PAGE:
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Vol. LXII, No. 8
April 16, 2010
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CTSA Industry Forum Tackles Challenges of Collaboration

Urging participants to “think boldly” about improving collaborative research processes, NIH director Dr. Francis Collins opened the National Center for Research Resources’ 2-day forum to promote better partnerships among biomedical research sectors. Such radical thinking, Collins commented, is required for the biomedical research community to cross the so-called “valley of death”—the gap that separates basic research from pharmaceutical and medical device development.

“If there are barriers getting in the way of partnerships,” he said, “let’s identify them and see what we can do about them.”

Collins spoke to an audience of more than 400 at the recent “Clinical and Translational Science Awards (CTSA) Industry Forum: Promoting Efficient and Effective Collaborations among Academia, Government and Industry.” Designed to explore ways to streamline the development of new drugs, devices and diagnostics, the forum focused on challenges, current practices and successful management models.

Dr. Neville Owen of the University of Queensland in Australia studies the consequences
of sedentary behavior. His research paints an unflattering
picture of what modern cultures face.
NIH director Dr. Francis Collins opens the National Center for Research Resources’ 2-day forum to promote better partnerships among biomedical research sectors.

Meeting presentations, breakout sessions and a poster session covered broad overviews from the state of collaborative research to case studies that examined ways to move products from the idea stage to the market. The need for partners to align their goals and timelines was one of several common themes. Speakers advocated more early- stage, “proof of concept” funding and discussed various sources of support.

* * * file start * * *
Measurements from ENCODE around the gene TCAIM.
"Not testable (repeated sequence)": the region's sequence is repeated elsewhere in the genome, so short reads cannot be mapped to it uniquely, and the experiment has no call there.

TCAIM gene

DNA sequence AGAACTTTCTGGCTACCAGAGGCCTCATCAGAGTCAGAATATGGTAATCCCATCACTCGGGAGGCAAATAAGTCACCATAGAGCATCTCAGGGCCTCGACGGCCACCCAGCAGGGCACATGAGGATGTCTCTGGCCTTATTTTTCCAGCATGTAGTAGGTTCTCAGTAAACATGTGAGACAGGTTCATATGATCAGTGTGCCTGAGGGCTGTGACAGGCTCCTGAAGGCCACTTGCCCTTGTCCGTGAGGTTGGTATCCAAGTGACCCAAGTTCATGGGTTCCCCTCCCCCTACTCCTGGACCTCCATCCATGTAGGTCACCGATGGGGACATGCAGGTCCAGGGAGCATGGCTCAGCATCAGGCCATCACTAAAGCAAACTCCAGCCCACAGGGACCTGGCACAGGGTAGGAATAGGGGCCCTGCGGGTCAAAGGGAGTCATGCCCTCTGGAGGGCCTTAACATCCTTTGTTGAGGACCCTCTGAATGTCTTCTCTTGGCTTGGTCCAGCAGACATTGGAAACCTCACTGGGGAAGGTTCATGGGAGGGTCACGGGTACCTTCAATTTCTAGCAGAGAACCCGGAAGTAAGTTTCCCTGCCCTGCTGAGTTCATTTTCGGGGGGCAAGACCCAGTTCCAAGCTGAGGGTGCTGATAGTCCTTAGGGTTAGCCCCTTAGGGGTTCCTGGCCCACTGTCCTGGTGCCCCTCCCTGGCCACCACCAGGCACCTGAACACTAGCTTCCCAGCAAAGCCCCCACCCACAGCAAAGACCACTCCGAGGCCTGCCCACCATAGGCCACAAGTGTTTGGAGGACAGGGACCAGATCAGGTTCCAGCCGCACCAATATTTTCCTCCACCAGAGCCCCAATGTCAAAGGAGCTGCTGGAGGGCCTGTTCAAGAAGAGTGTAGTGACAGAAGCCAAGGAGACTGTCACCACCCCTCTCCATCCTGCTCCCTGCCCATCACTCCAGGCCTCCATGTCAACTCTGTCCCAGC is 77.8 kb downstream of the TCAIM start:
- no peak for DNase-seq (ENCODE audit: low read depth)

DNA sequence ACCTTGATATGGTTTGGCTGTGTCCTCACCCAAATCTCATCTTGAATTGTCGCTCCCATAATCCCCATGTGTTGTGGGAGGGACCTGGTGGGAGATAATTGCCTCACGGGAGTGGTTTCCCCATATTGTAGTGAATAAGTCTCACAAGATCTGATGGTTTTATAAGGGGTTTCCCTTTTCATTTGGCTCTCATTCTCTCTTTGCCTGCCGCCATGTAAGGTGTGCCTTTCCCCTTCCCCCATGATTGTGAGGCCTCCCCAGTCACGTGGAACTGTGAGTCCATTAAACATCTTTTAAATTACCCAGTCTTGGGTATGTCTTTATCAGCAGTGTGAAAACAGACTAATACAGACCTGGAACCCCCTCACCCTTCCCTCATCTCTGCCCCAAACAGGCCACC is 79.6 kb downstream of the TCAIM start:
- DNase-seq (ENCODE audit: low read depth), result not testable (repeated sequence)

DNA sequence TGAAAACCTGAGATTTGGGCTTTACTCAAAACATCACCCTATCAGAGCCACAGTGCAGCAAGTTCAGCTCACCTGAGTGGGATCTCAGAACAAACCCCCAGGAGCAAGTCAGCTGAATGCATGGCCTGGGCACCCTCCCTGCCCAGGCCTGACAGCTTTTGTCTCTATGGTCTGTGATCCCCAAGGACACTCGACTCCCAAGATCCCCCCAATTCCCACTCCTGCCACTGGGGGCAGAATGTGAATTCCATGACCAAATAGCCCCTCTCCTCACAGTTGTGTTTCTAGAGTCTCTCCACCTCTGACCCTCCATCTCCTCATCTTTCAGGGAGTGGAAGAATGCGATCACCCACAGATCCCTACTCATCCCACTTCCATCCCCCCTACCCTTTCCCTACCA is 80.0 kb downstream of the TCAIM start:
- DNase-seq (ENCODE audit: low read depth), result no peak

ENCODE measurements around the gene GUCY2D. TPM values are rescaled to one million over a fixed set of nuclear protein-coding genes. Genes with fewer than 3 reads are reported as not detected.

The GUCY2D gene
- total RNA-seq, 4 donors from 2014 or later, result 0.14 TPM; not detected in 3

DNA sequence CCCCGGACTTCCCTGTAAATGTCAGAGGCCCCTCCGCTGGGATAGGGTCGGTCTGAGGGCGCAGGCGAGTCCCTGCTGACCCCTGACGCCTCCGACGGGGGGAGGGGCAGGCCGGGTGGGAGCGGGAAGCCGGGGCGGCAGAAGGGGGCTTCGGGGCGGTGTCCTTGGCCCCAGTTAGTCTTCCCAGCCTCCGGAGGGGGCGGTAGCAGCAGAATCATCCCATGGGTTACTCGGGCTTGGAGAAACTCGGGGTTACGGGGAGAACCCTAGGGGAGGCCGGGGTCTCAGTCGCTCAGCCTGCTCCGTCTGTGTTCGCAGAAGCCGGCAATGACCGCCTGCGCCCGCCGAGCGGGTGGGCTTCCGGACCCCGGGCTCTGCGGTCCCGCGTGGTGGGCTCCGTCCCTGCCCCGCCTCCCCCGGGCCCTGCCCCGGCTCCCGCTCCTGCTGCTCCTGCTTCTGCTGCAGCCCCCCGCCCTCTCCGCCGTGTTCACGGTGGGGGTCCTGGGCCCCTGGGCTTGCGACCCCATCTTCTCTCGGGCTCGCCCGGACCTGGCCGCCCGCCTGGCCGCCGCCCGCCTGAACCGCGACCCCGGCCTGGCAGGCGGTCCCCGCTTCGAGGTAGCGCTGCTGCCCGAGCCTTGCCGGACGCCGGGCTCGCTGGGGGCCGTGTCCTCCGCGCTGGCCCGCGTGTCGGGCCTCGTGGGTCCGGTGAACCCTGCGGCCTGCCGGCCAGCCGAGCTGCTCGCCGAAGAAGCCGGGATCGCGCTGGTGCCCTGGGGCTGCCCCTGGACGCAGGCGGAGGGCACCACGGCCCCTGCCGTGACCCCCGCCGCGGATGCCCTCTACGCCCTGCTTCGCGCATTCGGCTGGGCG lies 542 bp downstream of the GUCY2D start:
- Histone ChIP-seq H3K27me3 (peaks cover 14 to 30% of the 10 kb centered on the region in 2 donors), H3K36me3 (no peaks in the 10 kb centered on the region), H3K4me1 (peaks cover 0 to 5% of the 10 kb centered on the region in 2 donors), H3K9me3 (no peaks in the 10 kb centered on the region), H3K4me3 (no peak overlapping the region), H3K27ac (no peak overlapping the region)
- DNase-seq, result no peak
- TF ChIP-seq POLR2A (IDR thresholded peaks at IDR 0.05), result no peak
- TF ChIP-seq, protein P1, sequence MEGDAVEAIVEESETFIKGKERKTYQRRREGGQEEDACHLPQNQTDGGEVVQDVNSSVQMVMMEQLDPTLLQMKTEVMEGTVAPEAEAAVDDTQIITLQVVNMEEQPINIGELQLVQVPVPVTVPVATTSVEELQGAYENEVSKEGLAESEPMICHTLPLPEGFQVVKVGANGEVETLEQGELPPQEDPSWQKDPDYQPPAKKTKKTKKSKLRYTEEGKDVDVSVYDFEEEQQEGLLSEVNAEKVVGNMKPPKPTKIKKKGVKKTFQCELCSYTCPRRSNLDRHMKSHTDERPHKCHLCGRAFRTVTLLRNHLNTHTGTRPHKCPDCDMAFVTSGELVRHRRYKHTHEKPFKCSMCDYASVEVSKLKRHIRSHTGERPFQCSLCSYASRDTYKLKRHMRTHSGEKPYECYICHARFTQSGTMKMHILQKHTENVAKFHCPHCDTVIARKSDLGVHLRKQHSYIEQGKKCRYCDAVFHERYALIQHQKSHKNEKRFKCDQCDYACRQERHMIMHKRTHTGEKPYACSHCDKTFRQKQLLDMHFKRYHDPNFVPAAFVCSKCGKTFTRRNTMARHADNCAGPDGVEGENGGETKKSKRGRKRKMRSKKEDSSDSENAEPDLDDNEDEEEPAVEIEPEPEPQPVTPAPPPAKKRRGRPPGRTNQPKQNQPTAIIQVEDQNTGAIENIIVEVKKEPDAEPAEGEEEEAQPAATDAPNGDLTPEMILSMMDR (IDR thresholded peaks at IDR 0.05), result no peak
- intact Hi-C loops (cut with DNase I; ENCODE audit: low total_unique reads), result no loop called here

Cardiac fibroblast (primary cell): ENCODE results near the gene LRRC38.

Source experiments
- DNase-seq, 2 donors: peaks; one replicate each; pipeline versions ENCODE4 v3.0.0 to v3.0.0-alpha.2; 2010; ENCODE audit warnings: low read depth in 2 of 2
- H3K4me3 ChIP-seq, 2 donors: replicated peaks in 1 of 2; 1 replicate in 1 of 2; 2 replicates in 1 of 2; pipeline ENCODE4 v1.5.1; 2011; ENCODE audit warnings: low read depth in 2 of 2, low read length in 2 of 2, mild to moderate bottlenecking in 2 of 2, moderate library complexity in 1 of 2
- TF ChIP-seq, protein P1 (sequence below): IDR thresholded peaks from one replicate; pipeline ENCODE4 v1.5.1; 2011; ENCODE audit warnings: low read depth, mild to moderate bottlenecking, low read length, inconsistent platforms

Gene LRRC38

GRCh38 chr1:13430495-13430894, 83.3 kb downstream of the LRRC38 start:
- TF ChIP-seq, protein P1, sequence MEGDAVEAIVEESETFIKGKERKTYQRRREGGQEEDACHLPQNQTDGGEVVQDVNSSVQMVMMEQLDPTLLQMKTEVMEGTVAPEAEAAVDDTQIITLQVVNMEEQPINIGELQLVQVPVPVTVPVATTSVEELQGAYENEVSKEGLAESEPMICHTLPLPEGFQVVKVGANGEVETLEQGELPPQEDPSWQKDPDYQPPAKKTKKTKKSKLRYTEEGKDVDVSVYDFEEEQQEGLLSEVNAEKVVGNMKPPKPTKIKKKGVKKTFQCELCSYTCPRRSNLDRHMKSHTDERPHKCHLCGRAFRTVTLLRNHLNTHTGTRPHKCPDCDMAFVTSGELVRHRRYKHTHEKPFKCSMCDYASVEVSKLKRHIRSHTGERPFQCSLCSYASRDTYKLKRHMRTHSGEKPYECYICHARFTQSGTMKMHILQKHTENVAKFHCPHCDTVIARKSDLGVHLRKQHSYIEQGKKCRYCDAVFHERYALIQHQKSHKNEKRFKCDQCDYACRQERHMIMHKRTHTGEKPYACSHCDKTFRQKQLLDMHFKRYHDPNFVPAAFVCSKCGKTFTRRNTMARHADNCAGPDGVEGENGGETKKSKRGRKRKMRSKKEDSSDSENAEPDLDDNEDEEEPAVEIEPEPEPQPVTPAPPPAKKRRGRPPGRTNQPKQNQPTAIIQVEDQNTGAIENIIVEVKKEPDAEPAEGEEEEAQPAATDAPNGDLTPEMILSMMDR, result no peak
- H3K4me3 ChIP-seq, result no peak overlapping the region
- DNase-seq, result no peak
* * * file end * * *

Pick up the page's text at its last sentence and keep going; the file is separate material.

“Unless we learn to collaborate better, we aren’t going to be able to deliver the innovations patients need,” said Dr. John Wagner, vice president of clinical pharmacology at Merck. “Industry, academia, government and regulatory scientists all must collaborate to advance disease research and develop innovative medicines.”

Resonating throughout the event was the requirement that everyone understand the needs and interests of their research partners. Forum speakers noted the diversity of stakeholders, including patients and advocacy groups, academic and government scientists, businesses small and large and regulators. Another recurring theme was that stakeholders must become involved in the research process in its early stages. Negotiations of intellectual property rights and restrictions from conflict of interest rules were among the most commonly mentioned barriers to collaboration.

Forum leaders will produce a published paper based on participant input from the event. The forum already has spurred the formation of several work groups to tackle challenges. The NIH community is invited to participate in the work groups. To volunteer or learn more, contact Lili Portilla, portilll@mail.nih.gov. Speakers’ slide presentations and a summary of the forum will be available at www.palladianpartners.com/CTSAIndustryForum. A videocast of the event can be viewed at http://videocast.nih.gov. NIHRecord Icon

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